As one not generally inclined to do sports, I always find it amazing how emotive films about sports can be. I, Tonya was no exception: it was an emotive, visually arresting, all round stunning film about a sportswoman with everything against her, striking a strange note between realism and sensationalism.
Part of what made this film so startling was that the characters were, though funny, brutal and real. Producing a film about abusive relationships must involve countless hurdles, but this film gently and humorously probed the ins and outs of relationships which logic states one should undoubtedly get out of.
But all relationships deny logic, abusive ones in particular. This film showed the truth of the matter, which is that you can love your abuser, your abuser can be kind, that abusers are as multi-faceted as any other type of person.
The nuance of the portrayal of abuse comes from the fierce performances, as well as Steven Rogers’ flawless script. For me, Alison Janney stole the show with her portrayal of Tonya’s mother. She somehow manages to ruin her daughter’s life before our eyes, while being utterly hilarious, yet remains entirely real.
Janney is one of few actresses who has managed to be pigeonholed into the role ‘powerful woman’, but her performances are all unique. Perhaps this suggests that there are multiple examples of how a woman can be ‘powerful’???…
Another striking aspect of the film is the stunning visuals, and the forceful physicality of the characters. From the depiction of abuse to the figure skating, the viewer cannot help but be struck with the presence of the people on the screen.
This is aided by the documentary-style interviews which punctuate the film, allowing the audience to see each character’s inner life and their own understanding of the ‘truth’. Though the mockumentary is a frequently used style, these interviews give the film a post-modern feel, and the way the script steps out of a chronological narrative in these interviews lends the film authenticity, spontaneity and self-awareness. This is also seen in moments within the action where the characters break the fourth wall, Tonya yelling “This is bullshit, I never did this”.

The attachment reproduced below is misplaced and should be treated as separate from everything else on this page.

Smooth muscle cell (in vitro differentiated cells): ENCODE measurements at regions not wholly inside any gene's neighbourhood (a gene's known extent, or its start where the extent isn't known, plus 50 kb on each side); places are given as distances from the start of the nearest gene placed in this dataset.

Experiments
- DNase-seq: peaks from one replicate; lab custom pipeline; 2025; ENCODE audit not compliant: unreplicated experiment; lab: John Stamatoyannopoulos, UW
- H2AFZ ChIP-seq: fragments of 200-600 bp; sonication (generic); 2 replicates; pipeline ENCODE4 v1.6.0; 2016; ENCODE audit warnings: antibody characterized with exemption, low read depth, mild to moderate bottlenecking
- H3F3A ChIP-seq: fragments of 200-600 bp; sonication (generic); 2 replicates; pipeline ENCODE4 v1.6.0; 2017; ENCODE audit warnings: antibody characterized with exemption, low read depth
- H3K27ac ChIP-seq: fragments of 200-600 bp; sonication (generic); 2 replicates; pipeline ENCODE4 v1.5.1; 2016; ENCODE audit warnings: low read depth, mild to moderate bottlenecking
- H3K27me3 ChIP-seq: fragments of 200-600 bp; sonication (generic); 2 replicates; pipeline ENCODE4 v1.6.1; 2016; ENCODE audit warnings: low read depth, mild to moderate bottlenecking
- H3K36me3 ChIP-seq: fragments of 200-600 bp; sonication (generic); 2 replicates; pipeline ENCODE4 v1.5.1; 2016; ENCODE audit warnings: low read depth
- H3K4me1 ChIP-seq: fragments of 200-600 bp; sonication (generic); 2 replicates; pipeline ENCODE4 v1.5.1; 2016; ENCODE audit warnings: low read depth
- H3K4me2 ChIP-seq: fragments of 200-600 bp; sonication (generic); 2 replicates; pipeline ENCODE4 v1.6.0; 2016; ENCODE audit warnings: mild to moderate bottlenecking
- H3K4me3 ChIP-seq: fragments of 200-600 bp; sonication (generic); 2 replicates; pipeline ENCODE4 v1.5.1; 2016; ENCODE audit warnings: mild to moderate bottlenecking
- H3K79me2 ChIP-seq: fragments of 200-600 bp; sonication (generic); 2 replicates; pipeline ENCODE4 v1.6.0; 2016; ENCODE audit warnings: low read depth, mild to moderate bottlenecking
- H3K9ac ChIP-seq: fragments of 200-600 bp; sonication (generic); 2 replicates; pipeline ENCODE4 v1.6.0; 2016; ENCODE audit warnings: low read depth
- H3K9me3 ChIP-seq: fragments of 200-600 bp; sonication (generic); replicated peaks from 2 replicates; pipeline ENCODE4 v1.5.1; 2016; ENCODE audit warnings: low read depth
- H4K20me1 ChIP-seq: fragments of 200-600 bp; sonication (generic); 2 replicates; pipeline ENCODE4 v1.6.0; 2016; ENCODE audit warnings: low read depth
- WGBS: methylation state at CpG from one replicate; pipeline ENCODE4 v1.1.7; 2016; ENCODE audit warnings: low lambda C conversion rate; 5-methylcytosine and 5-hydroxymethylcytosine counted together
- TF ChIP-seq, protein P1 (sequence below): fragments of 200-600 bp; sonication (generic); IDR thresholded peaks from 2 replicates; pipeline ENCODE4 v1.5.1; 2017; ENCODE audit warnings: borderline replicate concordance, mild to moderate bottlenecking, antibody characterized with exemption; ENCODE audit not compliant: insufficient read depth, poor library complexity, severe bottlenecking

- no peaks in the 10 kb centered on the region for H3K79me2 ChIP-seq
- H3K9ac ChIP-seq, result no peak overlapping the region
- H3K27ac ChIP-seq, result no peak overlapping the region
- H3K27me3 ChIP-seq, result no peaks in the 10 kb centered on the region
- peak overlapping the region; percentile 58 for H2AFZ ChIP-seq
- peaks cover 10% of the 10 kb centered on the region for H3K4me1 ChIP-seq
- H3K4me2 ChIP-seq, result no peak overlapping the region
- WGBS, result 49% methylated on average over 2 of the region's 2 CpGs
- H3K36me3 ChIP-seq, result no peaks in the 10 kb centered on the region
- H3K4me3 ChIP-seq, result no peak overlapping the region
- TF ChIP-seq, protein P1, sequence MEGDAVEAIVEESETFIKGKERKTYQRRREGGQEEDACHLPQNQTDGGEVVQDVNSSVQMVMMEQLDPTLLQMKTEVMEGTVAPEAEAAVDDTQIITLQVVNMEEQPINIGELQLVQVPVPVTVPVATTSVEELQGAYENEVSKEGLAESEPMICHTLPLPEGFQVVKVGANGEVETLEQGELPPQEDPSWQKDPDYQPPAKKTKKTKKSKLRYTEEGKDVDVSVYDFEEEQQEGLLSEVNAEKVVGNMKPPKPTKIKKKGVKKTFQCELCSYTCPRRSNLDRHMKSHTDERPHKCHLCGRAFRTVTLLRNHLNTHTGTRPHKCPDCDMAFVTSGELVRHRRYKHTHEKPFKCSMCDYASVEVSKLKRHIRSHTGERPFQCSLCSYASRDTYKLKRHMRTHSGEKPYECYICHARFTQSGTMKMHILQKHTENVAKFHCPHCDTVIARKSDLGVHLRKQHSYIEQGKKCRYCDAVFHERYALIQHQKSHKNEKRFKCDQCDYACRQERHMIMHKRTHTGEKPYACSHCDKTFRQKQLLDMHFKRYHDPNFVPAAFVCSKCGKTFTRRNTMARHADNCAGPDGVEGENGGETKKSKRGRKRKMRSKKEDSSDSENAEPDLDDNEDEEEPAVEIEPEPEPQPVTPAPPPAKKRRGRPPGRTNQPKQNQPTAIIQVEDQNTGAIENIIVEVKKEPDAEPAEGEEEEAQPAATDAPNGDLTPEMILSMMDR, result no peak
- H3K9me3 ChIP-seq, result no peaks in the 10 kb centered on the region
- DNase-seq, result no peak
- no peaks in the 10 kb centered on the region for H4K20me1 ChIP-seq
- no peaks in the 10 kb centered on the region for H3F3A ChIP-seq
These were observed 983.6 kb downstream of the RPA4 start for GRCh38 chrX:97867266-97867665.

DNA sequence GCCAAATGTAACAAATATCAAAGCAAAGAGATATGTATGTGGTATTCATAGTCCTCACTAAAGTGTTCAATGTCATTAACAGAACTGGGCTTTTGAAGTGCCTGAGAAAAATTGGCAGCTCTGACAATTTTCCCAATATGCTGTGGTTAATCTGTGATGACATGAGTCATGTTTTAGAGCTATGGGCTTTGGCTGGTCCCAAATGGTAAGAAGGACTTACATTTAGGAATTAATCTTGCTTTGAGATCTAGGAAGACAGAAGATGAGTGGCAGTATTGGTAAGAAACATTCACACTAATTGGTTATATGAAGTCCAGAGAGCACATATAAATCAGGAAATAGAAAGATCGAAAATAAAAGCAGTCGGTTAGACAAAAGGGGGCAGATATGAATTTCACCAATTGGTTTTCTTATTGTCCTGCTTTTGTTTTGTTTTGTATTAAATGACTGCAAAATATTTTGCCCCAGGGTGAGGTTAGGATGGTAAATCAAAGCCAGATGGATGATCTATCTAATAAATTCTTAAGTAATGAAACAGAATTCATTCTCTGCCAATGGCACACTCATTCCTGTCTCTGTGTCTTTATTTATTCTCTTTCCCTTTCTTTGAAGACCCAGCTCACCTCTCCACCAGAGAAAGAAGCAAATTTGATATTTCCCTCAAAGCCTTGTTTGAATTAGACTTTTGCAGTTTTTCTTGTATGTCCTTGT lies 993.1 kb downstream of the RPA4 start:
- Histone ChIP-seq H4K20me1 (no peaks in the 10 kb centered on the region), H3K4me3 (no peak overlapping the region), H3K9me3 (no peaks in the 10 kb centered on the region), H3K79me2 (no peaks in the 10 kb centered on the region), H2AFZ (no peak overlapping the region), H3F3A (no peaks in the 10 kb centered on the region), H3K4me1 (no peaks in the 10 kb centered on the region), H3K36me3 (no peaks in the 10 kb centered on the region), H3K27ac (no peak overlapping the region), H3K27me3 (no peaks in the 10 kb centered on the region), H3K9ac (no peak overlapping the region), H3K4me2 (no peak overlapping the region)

What makes this film so emotive, is how utterly charming Tonya is, a bizarre mix of brutality, naiveté, and ruthless determination. While Margot Robbie as a fifteen-year-old was visually wildly un-realistic, her awkwardness and embarrassment was perfect.
This film was steeped in the reality of what it is to be a woman, what it is to be a woman in sport, and a woman in a ‘feminine’ sport. It stings when Tonya suffers by refusing to cooperate with the prettiness demanded of figure skating. Tonya is the unrelenting underdog. She is ‘white trash’, she has frizzy hair, she makes her own costumes and even her own fur coat. It is easy to root for an underdog, but in this case, it is impossible not to. She is so harsh. She is so sweet.
Another thing which makes this film so perfect is that it did not try to do too much. A monument has been made from a simple concept. The story felt well researched and passionately involved with itself. Even with the humour and the drama this was a sensitive portrayal of a hard subject. Ultimately, we see a woman who wants to be loved.
Overall, I would highly recommend this film. A final moment in praise of the soundtrack, anything including Dire Straits’ ‘Romeo and Juliet’ has me on my knees.